When I advised a number of clients to take up the Keydata plans (none of whom have lost money and are still getting their income paid), I opted for initial commission of 3 per cent and 0.5 per cent trail during the term of the plan rather than 5 per cent initial and no trail.
This choice for remuneration was in line with my philosophy of not to take more initial commission than could be obtained through unit trusts, etc (normally 3 per cent initial and 0.5 per cent trail) to ensure a level playing field for bonds and other lump-sum investment products so I could not be charged with product/commission bias.
How I wish now that I had opted for full commission of 5 per cent on these plans, as it now appears the administrators view IFAs’ trail commission as unsecured creditors.
Over the next five years, I will have lost around £12,495 in renewal commission for all my Keydata clients while they will not lose out.
What price integrity and level playing fields? Now I know – £12,495.
If I had charged a full 5 per cent fee, then I would have been much better off but who in their right minds is going to agree to pay an IFA 5 per cent of their initial investment as an up-front fee?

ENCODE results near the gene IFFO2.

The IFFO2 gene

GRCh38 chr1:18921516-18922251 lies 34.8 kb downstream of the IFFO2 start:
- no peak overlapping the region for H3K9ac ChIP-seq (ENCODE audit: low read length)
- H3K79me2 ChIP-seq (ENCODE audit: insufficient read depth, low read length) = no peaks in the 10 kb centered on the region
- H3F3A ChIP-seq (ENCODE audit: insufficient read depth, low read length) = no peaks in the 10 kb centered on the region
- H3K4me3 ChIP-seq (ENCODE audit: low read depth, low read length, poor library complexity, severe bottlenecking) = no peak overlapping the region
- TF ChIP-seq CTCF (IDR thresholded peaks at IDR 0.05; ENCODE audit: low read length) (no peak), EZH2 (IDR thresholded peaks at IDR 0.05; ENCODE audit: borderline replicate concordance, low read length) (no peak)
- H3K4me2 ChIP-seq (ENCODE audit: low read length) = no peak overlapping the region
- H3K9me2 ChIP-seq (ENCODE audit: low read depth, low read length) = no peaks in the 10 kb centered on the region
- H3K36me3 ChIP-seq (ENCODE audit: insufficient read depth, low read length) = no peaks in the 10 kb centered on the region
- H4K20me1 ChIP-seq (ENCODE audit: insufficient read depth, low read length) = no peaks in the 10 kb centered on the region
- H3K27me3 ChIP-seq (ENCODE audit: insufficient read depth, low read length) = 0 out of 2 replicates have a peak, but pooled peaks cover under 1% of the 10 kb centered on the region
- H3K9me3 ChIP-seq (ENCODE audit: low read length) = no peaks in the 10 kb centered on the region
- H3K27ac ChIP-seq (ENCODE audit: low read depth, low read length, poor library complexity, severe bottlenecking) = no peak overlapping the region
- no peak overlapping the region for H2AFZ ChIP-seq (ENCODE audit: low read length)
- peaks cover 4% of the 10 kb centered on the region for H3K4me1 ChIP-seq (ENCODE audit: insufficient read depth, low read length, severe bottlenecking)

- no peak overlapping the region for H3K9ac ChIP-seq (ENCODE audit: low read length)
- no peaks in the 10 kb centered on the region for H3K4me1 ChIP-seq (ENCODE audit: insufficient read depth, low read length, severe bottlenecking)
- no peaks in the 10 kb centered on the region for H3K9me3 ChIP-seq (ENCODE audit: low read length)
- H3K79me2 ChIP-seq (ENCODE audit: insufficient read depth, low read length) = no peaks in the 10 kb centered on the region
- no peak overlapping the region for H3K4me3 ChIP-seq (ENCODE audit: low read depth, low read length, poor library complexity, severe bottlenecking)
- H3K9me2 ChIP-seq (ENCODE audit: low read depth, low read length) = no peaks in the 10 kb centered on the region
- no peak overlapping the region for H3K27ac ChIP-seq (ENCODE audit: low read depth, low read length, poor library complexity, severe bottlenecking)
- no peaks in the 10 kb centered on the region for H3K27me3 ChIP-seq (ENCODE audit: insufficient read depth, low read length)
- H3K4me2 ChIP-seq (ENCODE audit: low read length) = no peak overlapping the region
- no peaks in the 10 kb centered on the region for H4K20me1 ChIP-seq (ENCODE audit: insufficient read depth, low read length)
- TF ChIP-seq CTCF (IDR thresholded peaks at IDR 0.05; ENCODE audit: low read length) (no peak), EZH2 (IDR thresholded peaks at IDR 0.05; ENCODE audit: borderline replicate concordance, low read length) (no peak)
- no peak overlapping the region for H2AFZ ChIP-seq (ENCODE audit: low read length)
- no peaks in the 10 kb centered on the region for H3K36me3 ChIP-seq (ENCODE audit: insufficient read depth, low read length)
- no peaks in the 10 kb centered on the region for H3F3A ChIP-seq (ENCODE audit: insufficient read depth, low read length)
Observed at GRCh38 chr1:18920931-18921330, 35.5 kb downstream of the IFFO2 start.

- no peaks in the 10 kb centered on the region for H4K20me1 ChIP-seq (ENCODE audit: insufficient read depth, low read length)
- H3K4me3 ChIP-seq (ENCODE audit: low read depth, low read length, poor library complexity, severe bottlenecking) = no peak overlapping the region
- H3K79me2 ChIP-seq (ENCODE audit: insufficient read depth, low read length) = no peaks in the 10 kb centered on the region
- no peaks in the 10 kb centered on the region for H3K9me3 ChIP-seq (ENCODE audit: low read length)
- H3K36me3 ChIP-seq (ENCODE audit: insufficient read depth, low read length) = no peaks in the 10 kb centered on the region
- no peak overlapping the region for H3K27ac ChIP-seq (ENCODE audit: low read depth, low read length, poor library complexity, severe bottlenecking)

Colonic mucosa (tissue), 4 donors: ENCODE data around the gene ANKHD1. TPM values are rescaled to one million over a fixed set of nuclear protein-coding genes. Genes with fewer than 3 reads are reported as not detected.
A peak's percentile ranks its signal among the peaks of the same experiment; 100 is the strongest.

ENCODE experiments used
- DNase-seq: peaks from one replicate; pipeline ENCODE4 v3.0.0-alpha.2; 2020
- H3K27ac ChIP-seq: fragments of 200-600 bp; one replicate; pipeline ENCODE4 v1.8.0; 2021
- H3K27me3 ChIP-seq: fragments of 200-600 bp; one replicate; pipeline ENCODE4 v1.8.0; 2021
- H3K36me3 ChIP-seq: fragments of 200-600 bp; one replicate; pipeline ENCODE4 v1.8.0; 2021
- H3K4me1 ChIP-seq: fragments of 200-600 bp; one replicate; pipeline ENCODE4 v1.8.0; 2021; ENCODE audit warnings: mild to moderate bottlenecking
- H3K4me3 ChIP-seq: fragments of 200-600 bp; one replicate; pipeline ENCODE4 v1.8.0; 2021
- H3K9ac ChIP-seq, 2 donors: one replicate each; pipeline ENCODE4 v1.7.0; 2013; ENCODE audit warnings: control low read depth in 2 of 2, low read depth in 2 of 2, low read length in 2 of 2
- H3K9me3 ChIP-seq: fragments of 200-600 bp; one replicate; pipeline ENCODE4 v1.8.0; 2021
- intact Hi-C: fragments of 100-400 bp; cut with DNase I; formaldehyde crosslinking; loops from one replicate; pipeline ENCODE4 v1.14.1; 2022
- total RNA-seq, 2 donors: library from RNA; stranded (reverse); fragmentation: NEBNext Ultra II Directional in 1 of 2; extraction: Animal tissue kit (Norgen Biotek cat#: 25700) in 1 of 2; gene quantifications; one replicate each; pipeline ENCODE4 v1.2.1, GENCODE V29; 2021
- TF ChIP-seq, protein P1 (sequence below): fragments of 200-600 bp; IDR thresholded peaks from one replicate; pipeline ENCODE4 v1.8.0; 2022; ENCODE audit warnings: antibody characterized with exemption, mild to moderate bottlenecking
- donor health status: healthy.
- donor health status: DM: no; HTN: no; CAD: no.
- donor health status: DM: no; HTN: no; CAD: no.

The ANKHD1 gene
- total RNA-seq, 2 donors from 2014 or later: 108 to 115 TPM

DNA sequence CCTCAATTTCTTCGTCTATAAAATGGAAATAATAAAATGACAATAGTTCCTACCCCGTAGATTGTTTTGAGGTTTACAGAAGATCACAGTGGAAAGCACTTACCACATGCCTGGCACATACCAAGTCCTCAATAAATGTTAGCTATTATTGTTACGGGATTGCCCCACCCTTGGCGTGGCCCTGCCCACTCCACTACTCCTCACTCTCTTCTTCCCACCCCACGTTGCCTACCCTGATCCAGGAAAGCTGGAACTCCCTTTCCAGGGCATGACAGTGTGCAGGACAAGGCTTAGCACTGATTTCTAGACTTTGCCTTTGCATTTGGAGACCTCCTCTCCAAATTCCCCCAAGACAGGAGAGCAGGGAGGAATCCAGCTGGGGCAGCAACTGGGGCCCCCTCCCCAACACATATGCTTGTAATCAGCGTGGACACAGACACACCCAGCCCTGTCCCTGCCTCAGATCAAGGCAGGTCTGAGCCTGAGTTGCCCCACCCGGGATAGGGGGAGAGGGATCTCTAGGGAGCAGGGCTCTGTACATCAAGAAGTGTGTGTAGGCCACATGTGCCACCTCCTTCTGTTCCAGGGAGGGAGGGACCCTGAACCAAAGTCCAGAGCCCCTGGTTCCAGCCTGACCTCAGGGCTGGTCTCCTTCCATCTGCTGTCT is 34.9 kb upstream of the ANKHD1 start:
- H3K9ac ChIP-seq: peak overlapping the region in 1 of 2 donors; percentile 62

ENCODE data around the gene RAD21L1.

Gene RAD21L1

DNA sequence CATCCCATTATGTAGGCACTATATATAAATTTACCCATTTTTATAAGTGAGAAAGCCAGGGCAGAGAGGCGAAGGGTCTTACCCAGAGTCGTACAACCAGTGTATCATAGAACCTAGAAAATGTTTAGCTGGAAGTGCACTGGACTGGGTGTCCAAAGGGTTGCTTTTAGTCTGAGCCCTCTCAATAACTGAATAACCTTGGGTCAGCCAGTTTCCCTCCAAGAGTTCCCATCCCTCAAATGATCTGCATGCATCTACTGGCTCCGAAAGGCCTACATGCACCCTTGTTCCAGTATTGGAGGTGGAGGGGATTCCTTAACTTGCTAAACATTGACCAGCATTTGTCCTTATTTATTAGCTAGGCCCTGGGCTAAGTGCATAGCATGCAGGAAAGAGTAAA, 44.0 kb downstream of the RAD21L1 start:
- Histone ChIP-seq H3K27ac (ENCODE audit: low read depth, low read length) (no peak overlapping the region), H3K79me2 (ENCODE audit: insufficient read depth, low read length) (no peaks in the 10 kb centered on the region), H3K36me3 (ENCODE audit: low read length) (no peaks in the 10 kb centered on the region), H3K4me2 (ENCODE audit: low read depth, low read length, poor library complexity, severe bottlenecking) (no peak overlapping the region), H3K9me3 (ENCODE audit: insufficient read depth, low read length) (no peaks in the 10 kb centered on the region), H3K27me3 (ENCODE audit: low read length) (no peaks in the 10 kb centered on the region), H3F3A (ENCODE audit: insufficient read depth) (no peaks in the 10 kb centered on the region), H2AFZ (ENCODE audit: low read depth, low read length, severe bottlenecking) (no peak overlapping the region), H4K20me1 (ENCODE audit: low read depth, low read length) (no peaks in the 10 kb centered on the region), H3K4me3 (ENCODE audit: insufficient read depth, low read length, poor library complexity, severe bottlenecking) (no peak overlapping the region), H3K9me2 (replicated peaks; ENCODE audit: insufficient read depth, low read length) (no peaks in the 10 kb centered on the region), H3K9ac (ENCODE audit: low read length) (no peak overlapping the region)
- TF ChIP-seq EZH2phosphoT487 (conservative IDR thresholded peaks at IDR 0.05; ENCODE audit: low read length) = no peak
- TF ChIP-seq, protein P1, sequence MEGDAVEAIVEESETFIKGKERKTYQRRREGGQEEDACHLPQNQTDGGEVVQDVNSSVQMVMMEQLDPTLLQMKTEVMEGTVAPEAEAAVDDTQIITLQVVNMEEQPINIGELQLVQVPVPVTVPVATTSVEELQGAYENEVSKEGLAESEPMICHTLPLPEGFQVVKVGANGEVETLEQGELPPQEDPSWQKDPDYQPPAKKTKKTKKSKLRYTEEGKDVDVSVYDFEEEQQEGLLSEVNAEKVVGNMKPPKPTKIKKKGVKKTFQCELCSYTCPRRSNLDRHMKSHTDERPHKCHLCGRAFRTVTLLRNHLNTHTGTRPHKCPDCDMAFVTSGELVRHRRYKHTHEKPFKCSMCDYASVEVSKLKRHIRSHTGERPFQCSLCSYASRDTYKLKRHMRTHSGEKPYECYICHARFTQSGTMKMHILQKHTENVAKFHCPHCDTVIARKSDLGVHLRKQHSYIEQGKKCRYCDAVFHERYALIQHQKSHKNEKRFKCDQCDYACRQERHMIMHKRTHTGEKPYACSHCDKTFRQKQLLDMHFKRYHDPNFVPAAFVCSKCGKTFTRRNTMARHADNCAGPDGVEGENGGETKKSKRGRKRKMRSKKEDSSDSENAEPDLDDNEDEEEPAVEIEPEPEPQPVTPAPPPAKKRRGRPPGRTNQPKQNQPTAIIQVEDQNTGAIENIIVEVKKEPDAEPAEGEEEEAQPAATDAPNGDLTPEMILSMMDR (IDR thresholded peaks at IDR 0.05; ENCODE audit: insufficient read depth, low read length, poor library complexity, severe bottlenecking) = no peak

I am in the process of canvassing all my 300-plus active clients on how they want to pay for advice in the future and the responses I am getting indicate that the commission options are preferred by the majority of clients in order to spread the cost of advice over a plan’s term.
What is the FSA thinking about when they are trying to impose such Draconian changes and make firms become wholly fee-based?
Once RDR proposals come into force, are life offices going to be able to go back on existing renewal and trail commission agreements? Does anybody at the FSA realise that the changes they propose in the RDR are going to isolate the majority of ordinary people who could not possibly afford the level of professional fees that would have to be charged to make our businesses viable and sustainable. I doubt it.
Ned Naylor & Co